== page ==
(first posted 7/1/2014) To celebrate Canada Day, I thought I would provide a primer on some of the unique Canadian Ford makes and models. In the United States Ford marketed three mainstream brands–Ford, Mercury and Lincoln–but in Canada, things got more complicated with up to six brands. Two more makes could be added to both totals if we include short-lived Edsel and Continental when it was a division. Why all the brands? Follow along to find out.
Canadian geography plays a large role in this story as we have many small towns separated by large distances. These small towns would generally have either a Ford or a Mercury dealership but usually could not support both. Creating an additional brand for each meant Ford could offer something a bit more upscale in the traditional Mercury market. Likewise, Mercury dealers could offer more basically trimmed cars without cheapening the brand. Thus Ford Corporation could compete across the entire spectrum of the market with a smaller set of dealers. The additional brands were Meteor at Mercury and Monarch at Ford shops.
It did not start that way however. In 1946, Mercury was given a smaller, low priced car to sell based on a Ford but with Mercury style trim. Sold from 1946 to 1948, this Mercury was given the model name 114 which denoted its shorter wheelbase. The above example has been mildly hot rodded, but it is not easy to find curbside examples.
I did see this 1948 four door sedan at a car show a few years in a row.
While the 114 was badged as a Mercury, this changed in 1949 as a new, smaller Ford-based car was sold under the Meteor name but still at Mercury-Lincoln dealers.
These Meteors used the flat head Ford or Mercury V8 engine until 1955 when the new overhead valve V8 engine replaced it.
A Ford-style dashboard in the same 1951 Meteor.
For 1952 Meteor line up received the new, updated Ford body shell. The above 1952 Meteor Customline Convertible is an extremely rare car as 1952 production was reduced due to the Korean war and convertibles were never common in Canada. This car is probably one of a hundred or fewer convertibles produced in that year. The trim portion above the grille should be a painted piece on the Meteor rather than chrome shown here.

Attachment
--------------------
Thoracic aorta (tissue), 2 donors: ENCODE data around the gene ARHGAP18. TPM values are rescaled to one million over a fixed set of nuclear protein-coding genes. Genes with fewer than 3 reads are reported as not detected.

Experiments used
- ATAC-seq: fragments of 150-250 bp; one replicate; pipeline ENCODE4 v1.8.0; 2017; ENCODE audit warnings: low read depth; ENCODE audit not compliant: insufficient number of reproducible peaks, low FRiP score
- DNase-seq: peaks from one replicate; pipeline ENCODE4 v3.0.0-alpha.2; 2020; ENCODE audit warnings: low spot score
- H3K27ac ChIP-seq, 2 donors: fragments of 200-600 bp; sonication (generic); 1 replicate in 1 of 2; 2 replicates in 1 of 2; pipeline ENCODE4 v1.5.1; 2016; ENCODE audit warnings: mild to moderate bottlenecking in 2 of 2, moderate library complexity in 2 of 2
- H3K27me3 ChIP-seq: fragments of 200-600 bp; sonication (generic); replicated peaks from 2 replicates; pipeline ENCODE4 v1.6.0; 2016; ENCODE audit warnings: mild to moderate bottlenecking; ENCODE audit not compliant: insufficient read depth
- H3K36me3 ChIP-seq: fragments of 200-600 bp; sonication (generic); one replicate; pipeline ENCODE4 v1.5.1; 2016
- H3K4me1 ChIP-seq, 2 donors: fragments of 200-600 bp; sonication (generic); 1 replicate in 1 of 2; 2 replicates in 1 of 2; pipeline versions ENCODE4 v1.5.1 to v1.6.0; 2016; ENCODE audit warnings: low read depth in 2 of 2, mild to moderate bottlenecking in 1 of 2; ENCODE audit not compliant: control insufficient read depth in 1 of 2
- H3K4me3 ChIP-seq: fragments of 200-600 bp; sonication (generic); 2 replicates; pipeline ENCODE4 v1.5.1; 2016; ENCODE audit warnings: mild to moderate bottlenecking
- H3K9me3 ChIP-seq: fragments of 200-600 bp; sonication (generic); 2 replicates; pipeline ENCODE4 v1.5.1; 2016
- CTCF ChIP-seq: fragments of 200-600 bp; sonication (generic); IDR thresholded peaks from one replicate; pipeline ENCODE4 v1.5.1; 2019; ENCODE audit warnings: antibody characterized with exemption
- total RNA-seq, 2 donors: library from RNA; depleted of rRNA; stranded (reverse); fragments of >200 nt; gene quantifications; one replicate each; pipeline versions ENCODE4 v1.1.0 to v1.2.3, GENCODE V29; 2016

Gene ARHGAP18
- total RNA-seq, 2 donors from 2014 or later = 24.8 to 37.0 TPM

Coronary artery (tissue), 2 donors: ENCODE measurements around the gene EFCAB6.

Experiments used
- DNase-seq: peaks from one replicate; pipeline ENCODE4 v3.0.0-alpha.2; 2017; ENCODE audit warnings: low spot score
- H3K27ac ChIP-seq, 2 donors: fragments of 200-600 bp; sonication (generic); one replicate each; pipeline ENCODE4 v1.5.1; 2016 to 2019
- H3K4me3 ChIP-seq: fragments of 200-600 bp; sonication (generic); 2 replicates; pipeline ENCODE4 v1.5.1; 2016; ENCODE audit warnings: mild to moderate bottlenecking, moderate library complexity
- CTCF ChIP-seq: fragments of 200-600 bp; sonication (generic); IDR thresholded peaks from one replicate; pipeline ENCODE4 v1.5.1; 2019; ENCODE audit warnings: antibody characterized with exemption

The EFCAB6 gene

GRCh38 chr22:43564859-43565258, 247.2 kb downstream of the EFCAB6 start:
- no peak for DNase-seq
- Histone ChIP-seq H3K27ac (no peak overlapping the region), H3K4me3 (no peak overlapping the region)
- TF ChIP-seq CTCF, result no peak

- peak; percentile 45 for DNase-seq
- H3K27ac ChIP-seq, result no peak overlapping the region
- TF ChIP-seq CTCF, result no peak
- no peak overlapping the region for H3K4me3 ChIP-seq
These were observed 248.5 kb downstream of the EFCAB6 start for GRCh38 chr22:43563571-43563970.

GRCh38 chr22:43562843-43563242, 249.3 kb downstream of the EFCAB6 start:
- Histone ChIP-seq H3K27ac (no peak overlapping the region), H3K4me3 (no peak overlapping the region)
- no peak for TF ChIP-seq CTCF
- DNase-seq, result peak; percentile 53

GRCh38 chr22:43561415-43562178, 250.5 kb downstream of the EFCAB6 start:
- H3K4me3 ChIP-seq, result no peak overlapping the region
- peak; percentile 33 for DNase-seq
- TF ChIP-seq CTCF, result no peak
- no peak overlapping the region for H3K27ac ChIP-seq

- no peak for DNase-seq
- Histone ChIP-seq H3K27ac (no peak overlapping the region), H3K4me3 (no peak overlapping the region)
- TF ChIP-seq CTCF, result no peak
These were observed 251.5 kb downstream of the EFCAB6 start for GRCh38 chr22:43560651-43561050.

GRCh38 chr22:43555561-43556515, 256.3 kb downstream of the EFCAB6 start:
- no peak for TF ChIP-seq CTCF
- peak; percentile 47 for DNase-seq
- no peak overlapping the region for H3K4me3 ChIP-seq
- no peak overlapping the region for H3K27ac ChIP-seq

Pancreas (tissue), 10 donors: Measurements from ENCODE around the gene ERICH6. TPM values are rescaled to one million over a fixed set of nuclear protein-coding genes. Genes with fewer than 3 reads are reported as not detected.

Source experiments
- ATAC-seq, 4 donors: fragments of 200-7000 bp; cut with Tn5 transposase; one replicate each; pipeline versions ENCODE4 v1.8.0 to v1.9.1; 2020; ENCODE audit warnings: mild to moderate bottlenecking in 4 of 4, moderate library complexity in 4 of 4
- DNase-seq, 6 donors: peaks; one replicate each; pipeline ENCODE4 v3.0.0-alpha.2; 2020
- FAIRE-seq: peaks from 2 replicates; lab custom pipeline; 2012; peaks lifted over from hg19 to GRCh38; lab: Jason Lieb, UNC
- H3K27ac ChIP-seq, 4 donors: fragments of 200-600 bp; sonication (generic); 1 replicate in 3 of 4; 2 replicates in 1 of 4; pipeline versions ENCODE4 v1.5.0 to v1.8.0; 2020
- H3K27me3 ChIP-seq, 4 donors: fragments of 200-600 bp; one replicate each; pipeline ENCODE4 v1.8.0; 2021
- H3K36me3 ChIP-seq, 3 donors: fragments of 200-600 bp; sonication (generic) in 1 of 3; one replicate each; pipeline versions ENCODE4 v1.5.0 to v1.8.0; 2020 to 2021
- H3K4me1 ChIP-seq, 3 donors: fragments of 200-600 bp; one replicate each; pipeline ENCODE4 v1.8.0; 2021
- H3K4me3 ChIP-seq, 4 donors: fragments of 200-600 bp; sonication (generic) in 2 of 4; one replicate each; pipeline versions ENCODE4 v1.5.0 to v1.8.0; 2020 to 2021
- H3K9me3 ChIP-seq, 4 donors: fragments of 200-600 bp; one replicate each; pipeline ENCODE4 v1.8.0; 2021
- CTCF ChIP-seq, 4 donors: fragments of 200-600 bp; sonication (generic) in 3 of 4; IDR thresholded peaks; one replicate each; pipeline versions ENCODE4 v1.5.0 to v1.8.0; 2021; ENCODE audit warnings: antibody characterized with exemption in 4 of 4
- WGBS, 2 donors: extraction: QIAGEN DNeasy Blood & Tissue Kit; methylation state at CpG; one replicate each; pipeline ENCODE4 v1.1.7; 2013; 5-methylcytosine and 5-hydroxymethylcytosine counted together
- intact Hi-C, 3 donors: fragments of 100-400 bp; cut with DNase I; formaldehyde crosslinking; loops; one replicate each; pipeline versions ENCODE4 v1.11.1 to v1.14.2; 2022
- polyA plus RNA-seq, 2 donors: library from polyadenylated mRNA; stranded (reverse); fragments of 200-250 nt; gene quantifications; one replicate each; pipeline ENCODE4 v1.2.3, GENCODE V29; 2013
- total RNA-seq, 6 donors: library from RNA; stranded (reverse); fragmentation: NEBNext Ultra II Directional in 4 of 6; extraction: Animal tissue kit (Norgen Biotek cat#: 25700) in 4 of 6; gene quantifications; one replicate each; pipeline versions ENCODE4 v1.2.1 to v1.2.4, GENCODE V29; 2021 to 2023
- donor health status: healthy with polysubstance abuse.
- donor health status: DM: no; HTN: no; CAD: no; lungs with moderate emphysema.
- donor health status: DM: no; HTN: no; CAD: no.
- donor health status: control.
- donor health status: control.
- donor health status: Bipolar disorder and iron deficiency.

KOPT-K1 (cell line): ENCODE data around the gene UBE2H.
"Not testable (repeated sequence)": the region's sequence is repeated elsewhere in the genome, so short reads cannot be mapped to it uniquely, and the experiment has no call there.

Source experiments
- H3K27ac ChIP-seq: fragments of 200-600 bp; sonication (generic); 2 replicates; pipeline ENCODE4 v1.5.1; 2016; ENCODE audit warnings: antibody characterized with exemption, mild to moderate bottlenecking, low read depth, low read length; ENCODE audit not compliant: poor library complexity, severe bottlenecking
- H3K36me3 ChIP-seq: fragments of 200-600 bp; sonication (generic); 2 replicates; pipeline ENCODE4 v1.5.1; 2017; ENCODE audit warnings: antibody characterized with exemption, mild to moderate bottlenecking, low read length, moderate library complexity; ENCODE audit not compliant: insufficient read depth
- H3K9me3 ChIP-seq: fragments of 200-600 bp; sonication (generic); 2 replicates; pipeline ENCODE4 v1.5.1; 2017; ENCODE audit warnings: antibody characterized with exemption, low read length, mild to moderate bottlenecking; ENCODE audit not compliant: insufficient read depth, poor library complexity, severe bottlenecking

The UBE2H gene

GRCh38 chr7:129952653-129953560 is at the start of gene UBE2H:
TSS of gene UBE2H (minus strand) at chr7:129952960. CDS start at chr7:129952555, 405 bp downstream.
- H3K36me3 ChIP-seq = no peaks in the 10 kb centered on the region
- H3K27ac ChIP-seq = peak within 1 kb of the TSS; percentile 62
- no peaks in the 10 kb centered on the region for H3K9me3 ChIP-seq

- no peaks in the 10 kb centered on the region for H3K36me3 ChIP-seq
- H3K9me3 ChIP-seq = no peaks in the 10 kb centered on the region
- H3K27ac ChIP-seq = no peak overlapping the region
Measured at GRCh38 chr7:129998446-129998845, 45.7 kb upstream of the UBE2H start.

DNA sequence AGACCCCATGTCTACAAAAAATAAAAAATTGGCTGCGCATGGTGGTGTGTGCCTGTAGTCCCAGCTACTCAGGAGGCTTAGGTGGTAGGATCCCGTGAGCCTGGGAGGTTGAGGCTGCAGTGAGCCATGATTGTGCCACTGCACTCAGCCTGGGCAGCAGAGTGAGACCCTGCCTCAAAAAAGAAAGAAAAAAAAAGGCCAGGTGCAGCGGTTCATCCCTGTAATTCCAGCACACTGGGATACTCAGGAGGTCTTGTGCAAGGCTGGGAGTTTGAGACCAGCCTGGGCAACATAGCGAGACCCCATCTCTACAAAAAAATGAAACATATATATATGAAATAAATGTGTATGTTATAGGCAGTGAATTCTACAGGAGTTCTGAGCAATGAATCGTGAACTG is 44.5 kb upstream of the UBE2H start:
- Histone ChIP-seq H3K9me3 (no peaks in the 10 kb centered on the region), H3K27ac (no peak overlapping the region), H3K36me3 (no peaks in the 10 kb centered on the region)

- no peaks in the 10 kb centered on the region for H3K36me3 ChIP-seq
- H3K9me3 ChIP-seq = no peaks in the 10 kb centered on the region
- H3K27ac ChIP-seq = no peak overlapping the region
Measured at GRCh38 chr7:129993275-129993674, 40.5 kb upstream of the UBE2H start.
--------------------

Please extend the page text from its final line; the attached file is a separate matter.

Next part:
Starting in 1954, the Meteor models received Canadian models names like Niagara and Rideau. The Niagara was named after the Niagara Falls region and Rideau after the historic canal in Ontario.
1955 brought an updated grille.
Thisshows off the optional multi-tone paint schemes quite nicely. Rumor has it these 1956 Meteors offered the most factory paint options of any Ford vehicle ever with all the dual and tri tone combinations theoretically available. A base six-cylinder engine was offered for the first time in 1956.
The 1957 Ford body shell with unique Meteor grille and trim. Wheels and yellow fog light are aftermarket items.
1958 brought dual headlights and another new grille as featured on this Rideau four door sedan.
Continuing with the patriotic naming theme in 1959, the Meteor Montcalm was named after the famous French general Louis-Joseph de Montcalm. Based off the Ford Galaxie, it offered additional chrome and an overall look in keeping with the Mercury line.
For 1960, the Ford body shell was sported an all new look with the twin headlights moving to the grille. Scalloped sides gave it a less boxy look than the 1959s. Meteors inherited these changes again with their own unique grille and trim. The side mounted chrome on this Rideau 500 gives an extra dash of style and is unique to the Meteors.
After 1961, things start to get a bit complicated as the United States Mercury brought out a low priced car called the Mercury Meteor. The Canada-specific Meteors disappeared at this time until the Mercury Meteor was discontinued after the 1963 model year.
Re-launched in 1964, Meteor now wore a Mercury body shell but with a Ford dashboard and interior to achieve a lower price than a Mercury branded car. The above snow covered 1964 Montcalm example sports some incorrect Lincoln hubcaps.
More Canadian model names like Rideau returned in 1965. Montcalm and LeMoyne were the other higher trimmed models with LeMoyne occupying the top spot. The Meteor make was slowly losing importance as time went on since the mild trim and grille changes offered little differentiation from the Mercury models they shared the showroom with.
A minor style refresh for 1966 is displayed in the weathered example above. The flatter hood, revised grille and smaller front turn signals are the most obvious changes from 1965.
Minor styling updates again followed for 1967.
For 1968, the inline six engine was no longer offered.
The convertible was dropped in 1971 when the Meteor became essentially a Mercury Monterey with a Ford interior and only a few badges to differentiate it. Later, the Rideau and Montcalm lines were phased out.